Arizona Daily Wildcat
The year 2001 is here, and many members of the press have been comparing predictions made in the 1968 Stanley Kubrick film, "2001: A Space Odyssey" to what has actually come to pass. In doing so, they have completely missed several other past films that made their own judgments of what life would be like in the present day.
First of all, there is the 1995 James Cameron film, "Strange Days." In this film, set in the last days of 1999, Ralph Fiennes plays a street hustler who deals data-discs containing the recorded memories and emotions of other people. These discs, when inserted into a special machine, allow the user to experience a person's memories as if they had been his/her own.
This technology, of course, has not become a reality. However, the next best thing invented was "Everquest," an online game that allows the player to assume the life of one of many fantasy characters. Although similar, it is still not in the same realm of experiencing an actual person's memory.
In fact, there seem to be only two predictions this film actually got right -one, there are lots of computers in the present day, and two, New Year's Eve 1999 was one big party. However, being that a waste treatment manager could have predicted these things, this film gets no points for premonition.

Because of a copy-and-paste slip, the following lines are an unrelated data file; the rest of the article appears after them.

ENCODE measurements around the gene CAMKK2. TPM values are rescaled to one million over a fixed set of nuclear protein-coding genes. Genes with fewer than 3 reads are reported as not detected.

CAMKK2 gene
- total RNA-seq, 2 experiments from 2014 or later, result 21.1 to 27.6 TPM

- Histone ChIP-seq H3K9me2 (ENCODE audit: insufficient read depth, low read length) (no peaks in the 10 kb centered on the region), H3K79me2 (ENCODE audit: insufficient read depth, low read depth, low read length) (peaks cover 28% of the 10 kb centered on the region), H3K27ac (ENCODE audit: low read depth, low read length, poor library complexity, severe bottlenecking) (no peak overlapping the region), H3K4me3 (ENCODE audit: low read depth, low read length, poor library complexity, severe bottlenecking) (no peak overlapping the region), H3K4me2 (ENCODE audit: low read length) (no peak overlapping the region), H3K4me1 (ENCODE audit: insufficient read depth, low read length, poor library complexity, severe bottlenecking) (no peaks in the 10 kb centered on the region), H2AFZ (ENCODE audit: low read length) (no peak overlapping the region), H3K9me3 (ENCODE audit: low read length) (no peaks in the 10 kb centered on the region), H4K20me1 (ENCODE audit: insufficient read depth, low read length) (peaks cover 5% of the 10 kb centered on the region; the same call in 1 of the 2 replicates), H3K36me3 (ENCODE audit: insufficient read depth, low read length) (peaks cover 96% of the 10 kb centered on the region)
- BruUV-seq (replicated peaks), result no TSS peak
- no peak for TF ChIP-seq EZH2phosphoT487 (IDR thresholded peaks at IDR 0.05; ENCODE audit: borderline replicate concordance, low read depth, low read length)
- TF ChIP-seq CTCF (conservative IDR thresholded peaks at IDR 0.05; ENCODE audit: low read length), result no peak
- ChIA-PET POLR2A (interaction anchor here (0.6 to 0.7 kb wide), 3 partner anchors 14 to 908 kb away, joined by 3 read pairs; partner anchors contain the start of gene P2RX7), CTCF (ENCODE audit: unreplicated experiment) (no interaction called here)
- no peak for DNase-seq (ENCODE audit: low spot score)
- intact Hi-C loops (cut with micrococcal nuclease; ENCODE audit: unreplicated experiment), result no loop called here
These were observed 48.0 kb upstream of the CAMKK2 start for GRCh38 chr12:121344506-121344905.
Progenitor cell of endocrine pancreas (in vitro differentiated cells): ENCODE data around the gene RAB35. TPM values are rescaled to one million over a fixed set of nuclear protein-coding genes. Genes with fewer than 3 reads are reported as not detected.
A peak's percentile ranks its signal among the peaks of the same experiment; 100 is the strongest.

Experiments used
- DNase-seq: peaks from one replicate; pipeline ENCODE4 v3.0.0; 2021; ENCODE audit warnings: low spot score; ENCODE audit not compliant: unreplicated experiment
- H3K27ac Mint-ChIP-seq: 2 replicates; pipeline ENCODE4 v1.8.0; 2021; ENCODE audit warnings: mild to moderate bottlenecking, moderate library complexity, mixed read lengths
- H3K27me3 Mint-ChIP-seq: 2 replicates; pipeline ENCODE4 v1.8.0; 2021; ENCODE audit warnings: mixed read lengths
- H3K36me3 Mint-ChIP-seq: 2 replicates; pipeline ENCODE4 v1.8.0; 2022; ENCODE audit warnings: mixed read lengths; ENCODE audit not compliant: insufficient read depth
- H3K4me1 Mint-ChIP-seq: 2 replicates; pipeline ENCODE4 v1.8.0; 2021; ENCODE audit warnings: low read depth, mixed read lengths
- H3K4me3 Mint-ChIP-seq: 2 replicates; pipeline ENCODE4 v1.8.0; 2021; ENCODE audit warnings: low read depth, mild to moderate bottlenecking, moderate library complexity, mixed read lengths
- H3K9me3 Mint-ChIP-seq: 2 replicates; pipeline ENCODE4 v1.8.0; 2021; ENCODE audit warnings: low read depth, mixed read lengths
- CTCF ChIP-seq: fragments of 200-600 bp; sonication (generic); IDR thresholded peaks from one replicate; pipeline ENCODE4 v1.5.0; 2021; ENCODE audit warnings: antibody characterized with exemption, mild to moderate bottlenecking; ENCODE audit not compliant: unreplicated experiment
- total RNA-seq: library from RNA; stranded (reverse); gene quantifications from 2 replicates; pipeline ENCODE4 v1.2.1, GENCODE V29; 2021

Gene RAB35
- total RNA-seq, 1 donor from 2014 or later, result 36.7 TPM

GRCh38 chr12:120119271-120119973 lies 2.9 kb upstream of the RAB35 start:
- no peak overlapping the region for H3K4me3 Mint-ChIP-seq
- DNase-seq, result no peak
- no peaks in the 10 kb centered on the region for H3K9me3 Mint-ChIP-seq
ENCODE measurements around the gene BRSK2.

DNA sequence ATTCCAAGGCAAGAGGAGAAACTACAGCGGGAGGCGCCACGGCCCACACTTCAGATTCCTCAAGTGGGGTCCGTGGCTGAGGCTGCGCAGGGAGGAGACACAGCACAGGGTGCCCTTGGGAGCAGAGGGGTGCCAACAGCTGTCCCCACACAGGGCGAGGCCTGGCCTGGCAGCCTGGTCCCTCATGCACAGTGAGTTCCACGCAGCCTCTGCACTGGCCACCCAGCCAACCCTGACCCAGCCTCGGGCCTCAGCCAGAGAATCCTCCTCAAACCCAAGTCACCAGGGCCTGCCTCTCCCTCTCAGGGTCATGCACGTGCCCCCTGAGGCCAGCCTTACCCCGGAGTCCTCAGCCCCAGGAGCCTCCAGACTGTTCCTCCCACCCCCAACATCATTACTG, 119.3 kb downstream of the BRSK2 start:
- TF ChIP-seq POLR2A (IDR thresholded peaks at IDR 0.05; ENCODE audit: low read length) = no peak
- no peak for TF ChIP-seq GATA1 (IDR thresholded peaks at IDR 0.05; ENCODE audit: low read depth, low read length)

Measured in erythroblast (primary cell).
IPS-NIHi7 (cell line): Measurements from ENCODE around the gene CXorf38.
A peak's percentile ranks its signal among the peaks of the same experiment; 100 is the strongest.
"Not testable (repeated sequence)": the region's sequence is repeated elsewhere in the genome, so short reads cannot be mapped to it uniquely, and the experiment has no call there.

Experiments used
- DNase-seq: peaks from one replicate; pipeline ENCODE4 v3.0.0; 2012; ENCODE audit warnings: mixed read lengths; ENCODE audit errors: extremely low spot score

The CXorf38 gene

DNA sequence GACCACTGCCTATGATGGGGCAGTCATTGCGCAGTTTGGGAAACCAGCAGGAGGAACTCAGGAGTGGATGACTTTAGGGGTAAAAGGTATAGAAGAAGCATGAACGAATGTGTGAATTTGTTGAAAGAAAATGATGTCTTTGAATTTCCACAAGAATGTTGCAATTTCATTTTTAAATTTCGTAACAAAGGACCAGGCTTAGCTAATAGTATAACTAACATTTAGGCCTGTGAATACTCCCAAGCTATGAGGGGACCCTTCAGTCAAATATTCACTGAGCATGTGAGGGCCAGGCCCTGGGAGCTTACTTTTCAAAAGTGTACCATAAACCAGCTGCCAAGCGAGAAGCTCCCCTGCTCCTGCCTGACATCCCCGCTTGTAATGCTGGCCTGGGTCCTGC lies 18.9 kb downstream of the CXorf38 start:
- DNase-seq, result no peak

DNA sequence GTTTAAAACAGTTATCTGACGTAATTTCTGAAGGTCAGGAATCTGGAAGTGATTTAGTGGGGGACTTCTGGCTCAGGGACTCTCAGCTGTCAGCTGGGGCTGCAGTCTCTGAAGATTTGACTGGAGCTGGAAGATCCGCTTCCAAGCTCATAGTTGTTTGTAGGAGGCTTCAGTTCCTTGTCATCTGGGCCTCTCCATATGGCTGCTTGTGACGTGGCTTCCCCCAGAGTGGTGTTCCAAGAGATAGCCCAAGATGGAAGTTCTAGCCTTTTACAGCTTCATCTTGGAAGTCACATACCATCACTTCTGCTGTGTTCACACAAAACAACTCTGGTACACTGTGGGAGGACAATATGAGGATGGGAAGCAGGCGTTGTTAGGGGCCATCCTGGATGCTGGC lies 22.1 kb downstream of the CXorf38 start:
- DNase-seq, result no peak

Sliding back a few years, the 1975 Roger Corman film "Death Race: 2000" deserves some attention. This film details a cross-country race in which the drivers score points by running down people with their cars.
Yes, indeed, this is a little closer to what our present day is like. For instance, there are now TV reality shows in which seemingly normal people do abnormal things (such as stranding themselves on a deserted island while being subjected to eating rat for nutritional purposes).
Further, driving on America's highways and byways has quite literally become a death race, with shootings and 30-car pile-ups as frequent as a gentle breeze. Except, of course, those people aren't trying to win cash and prizes.
Lastly, there is the lesser known 1991 TV-movie, "Knight Rider: 2000." Set in Seattle in the year 2000, it depicts a world in which cops carry ultrasonic stun-guns enabling them to freeze criminals. David Hasselhoff reprises his role as Michael Knight, driving his technologically decked-out, artificially intelligent car, K.I.T.T.
"Knight Rider: 2000"'s vision of a "kinder, gentler" law enforcement certainly was dead wrong. Sadly, the prediction of being able to drive a K.I.T.T. around, turbo-boosting over houses and smashing through the mall by using invincible armor, is just about every child of the 80s' dream.
Really, the only film that comes even remotely close to mimicking our present day is Fritz Lang's 1927 film, "Metropolis," in which he predicts a world integrated with technology all the while filled with endless toil and shattered dreams. Oh well, there's always Prozac.